Archive for May, 2010

I highly recommend this article by the Rev.  Kevin DeYoung, the Senior Pastor of University Reformed Church in East Lansing, Michigan.

DeYoung points out how the generation of people under 30 believe they can solve the world’s problems from the comfort of their pub chairs after a simple conversation over cold beer [full disclosure: I own a pub chair (two, actually) and love having conversations over cold beer. The truth hurts, sometimes].  We all want to be rock star Christians like U2 frontman Bono, jetsetting across the world to “raise awareness” about the world’s problems as if people older than 40 had never realized people were in suffering.  We want to save the world, but we DON’T want to do the tedious, hard, and often thankless work of ministry in the trenches.  We like to be spiritual without the actual commitment of serving a community through institutional structures. As DeYoung says, we like being spiritual but not religious (how many times have you heard a believer say “No, I’m not religous, rather I have a relationship with Christ”?).  DeYoung points out that our over-emphasis on personal spirituality has created a narcissistic and entitled generation that’s leaving the church in droves in order to “be spiritual” on their own terms.  Many may see this as a good thing, but one must wonder if we’re throwing the baby out with the bath-water.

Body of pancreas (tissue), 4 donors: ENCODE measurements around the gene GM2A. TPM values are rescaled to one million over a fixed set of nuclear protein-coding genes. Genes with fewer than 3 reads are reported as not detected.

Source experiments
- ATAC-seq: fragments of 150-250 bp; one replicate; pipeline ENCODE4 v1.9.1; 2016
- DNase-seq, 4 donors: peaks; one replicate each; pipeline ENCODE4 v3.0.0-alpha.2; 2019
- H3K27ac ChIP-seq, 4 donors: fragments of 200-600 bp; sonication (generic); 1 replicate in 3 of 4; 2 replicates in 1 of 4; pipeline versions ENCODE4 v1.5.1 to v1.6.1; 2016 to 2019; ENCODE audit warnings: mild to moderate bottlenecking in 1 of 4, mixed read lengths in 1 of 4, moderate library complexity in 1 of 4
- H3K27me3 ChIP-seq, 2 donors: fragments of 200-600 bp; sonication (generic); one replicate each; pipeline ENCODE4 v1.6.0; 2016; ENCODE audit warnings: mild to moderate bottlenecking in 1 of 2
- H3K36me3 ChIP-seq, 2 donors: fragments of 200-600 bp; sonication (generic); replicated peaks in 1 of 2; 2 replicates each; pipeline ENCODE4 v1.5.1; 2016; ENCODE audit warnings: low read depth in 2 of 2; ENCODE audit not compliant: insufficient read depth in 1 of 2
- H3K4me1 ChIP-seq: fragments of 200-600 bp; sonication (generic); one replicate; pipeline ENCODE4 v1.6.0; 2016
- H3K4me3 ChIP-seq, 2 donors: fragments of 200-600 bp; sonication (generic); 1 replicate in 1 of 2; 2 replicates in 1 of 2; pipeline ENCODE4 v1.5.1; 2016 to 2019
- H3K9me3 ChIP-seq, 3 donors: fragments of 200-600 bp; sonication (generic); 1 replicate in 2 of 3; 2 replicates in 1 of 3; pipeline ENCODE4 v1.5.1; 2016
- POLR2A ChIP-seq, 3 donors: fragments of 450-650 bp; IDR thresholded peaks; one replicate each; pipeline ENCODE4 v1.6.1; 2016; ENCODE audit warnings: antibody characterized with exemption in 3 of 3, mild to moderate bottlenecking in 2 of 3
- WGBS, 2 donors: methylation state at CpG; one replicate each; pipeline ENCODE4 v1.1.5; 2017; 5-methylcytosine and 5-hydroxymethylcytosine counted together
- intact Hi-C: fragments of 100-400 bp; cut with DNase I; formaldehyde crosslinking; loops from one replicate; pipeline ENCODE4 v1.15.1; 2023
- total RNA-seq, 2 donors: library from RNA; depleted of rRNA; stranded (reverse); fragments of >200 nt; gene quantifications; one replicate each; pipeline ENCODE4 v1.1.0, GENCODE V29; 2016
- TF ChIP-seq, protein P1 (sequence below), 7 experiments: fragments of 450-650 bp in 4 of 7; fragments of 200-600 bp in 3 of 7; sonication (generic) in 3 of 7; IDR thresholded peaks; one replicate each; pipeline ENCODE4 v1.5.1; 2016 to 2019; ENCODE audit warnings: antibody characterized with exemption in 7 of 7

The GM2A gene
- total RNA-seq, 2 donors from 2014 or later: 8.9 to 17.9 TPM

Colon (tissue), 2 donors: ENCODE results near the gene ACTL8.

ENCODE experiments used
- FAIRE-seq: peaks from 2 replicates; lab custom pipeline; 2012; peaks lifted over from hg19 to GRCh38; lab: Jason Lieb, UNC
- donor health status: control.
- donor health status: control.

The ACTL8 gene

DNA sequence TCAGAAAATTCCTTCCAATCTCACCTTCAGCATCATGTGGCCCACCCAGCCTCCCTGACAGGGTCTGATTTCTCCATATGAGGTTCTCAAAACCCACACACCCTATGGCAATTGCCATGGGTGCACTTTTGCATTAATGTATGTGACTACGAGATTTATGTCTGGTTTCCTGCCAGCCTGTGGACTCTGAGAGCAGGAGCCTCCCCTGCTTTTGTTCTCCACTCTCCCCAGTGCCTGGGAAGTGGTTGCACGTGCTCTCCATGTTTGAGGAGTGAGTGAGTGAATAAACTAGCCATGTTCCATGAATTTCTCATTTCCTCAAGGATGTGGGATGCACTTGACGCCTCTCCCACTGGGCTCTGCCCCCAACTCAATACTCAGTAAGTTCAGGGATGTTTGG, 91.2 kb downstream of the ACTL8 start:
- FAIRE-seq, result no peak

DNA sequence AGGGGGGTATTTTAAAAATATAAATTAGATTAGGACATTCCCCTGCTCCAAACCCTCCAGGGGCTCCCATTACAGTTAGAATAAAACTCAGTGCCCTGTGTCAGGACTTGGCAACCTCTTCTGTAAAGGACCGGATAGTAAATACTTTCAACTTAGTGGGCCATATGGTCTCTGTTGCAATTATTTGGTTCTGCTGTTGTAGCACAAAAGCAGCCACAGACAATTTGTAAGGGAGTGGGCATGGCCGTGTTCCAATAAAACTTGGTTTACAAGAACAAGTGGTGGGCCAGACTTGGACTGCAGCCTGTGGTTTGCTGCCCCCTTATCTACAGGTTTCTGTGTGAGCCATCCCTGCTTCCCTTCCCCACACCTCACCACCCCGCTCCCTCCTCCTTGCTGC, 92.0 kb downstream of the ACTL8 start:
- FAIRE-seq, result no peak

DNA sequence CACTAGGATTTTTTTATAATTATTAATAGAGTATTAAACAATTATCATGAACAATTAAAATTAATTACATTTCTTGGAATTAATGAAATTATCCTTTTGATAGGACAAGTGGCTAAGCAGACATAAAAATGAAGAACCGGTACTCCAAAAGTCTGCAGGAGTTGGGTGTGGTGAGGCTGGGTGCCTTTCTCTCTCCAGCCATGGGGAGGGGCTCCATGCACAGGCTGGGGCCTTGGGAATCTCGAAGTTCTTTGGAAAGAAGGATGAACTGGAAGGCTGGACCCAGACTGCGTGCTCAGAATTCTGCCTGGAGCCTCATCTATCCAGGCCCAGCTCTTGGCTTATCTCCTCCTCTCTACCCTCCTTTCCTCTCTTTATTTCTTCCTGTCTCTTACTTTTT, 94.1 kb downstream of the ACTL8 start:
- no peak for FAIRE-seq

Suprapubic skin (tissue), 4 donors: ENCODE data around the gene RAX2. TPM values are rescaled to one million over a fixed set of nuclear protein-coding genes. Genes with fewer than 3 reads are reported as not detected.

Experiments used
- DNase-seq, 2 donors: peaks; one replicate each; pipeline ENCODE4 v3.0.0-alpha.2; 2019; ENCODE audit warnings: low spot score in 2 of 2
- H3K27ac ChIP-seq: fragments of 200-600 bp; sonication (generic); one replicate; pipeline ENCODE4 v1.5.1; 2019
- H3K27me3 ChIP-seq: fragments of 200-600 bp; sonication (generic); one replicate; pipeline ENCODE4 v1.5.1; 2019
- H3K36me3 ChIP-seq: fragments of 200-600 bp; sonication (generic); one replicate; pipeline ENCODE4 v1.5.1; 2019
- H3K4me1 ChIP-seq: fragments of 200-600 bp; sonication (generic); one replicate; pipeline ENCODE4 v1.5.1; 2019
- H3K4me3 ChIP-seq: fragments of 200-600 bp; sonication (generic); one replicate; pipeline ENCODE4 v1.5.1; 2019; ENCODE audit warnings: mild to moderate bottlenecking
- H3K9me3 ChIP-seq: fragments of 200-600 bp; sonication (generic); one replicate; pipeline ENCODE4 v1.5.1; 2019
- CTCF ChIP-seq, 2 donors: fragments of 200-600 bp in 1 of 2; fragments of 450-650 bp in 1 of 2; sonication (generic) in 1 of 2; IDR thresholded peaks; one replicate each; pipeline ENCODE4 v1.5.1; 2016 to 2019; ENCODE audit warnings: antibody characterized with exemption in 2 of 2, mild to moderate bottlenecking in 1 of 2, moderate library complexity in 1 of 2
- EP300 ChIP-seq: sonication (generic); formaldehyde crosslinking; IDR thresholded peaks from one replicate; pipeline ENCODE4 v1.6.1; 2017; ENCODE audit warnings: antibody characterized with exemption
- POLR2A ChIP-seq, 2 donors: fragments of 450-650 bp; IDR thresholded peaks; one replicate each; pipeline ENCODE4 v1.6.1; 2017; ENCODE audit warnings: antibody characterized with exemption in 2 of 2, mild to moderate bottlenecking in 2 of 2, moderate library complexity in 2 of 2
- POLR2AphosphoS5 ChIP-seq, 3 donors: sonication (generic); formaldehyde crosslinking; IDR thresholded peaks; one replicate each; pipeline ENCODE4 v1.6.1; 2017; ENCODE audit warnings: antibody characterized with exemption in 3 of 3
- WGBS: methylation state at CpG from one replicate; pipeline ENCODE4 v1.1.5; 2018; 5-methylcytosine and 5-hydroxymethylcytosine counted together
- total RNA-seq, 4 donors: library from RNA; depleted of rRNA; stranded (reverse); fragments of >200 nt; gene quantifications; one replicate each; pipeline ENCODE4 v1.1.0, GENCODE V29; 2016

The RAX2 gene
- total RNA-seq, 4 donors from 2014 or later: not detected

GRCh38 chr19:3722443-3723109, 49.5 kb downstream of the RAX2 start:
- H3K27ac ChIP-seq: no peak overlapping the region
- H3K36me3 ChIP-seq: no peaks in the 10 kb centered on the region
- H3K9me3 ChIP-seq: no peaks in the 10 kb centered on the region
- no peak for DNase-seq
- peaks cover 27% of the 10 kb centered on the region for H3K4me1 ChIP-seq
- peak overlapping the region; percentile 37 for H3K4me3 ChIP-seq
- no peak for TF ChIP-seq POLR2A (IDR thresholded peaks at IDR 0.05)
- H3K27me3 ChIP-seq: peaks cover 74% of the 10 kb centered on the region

After all, an institution is simply an organized group of people who’ve agreed to do certain things a certain way.  And since life isn’t static, institutional  norms and rules change all the time (witness the current evolution of Anglicanism in ACNA). These norms and rules were created to meet objective goals that are quite worthy of our respect (i.e. hand down the tradition of faith; communicate the gospel; serve the weak, the needy, and the poor).  But since people in our generation all want to be revolutionaries like Martin Luther or the apostle Paul (or worse, Che Guevara–why is his mug so popular on T-shirts?), we want to throw away institutional norms in order to do Christianity “better”. But why reinvent the wheel? Especially if the old can simply be renovated, rather than wholly recreated.

DeYoung respects the “doers of the Word” who toil thanklessly to fulfill their responsibilities to their neighbors in the church. Their virtues are perseverance, endurance, consistency, responsibility, dependability, and relentlessness.  They’re not trying to save the world, but they are trying to help the person sitting next to them in the pew.

I say, Amen to that.


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Or not. But it sure is cute:


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